NJ rules on witness intimidation case

April 2, 2009 11:02:09 AM PDT
Two Trenton men convicted of murdering a drug dealer in 2001 were awarded a new trial Thursday after New Jersey's Supreme Court ruled they should have been allowed to challenge a prosecution witness who refused to testify because he said he'd been threatened. The ruling could significantly affect criminal cases in a state where prosecutors say witness intimidation is the biggest obstacle to convicting defendants accused of violent crimes.

While granting a new trial to Dionte Byrd and Freddie Dean Jr., Justice Barry T. Albin strongly recommended that New Jersey follow the lead of dozens of other states and adopt a federal law - referred to as "forfeiture by wrongdoing" - that denies defendants their Sixth Amendment right to confront a witness in court if they wrongfully cause the absence of that witness.

"The Court takes notice of the persistent problem of witness intimidation in New Jersey, including in cases involving gangs, drug racketeers, organized crime and domestic violence, and concludes that New Jersey should amend its evidence rules to embrace the forfeiture-by-wrongdoing doctrine," he wrote.

To expedite the process, the Supreme Court will submit a proposed rule to the state Legislature and Gov. Jon S. Corzine to consider, Albin continued.

Andrew Schneider, an attorney representing Byrd, praised the justices for applying existing law and not rushing to judgment.

"It's fair," Schneider said. "Our argument was not to get swept away by emotion. The court recognized that its powers are limited by the law."

The state Attorney General's office did not immediately comment on the ruling Thursday.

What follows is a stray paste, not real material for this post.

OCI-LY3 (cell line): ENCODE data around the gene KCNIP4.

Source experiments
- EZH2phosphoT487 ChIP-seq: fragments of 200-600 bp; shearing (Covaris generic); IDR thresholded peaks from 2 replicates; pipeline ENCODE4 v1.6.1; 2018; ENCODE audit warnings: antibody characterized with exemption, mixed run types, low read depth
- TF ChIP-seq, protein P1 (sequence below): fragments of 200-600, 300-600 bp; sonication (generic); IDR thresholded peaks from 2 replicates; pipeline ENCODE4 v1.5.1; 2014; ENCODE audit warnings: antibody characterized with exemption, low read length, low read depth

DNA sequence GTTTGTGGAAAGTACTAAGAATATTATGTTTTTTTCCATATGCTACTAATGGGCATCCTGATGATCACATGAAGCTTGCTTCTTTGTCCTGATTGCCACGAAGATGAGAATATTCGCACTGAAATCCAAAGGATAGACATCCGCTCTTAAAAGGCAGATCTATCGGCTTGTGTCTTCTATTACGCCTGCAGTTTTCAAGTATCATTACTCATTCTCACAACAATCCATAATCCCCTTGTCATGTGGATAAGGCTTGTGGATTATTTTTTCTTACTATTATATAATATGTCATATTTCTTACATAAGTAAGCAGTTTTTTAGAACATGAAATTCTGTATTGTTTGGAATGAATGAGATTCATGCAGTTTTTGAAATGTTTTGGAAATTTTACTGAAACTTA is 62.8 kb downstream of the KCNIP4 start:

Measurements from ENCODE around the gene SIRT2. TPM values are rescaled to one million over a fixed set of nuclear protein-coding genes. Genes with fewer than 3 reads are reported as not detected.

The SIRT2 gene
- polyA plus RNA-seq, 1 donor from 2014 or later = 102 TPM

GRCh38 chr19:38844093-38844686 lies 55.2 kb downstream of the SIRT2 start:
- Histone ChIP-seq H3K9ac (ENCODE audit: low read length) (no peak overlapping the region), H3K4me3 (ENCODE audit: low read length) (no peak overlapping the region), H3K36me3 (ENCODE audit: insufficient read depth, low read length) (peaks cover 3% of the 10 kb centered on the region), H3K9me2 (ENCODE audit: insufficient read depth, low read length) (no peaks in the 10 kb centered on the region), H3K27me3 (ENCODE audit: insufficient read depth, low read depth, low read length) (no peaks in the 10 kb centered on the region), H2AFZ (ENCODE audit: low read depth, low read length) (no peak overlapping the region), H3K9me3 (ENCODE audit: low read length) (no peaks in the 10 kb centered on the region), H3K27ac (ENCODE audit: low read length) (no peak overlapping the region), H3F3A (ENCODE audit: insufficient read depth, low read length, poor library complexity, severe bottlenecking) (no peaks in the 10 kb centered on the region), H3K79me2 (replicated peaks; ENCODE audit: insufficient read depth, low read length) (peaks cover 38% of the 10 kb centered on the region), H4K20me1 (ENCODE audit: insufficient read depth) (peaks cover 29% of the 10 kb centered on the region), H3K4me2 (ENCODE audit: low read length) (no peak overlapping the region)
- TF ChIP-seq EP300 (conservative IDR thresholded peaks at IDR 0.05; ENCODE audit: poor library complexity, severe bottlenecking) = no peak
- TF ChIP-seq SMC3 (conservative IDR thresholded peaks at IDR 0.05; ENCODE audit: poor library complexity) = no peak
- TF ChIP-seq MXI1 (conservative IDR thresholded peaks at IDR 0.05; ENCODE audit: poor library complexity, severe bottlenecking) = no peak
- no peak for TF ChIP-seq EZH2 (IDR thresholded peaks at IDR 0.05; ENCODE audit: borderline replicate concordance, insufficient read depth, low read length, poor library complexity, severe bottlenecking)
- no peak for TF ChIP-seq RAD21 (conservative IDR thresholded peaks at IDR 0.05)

In a concurring opinion, Justices Jaynee LaVecchia, Roberto Rivera-Soto and Helen E. Hoens recommended upholding the convictions if a separate hearing determined the threats were legitimate.

Byrd and Freddie Dean Jr. were convicted in 2004 of murdering Charles "Minnesota Fats" Simmons in Simmons' apartment in Trenton and were sentenced to life in prison with no parole for 30 years.

Helping to convict them was the statement of Kenneth Bush, who told police he rode in a van to Simmons' apartment with Byrd and Dean - both of whom were armed - and was smoking crack in the back while they went inside.

Bush said he saw the duo run back to the van and later saw that Byrd had suffered a gunshot wound to the leg. He also said he heard both men discuss the shooting.

Bush refused to testify at trial, claiming he'd been threatened by Byrd and Dean. Instead, he was interviewed in the chambers of the trial judge without attorneys present and his statements to police were later admitted as evidence.

An appeals court overturned the convictions in 2007 on the grounds that Bush's statement was improperly admitted into evidence.

The state's brief in the case notes that while New Jersey's rules of evidence don't include a forfeiture-by-wrongdoing provision, at least 31 other states and the District of Columbia have adopted the rule.

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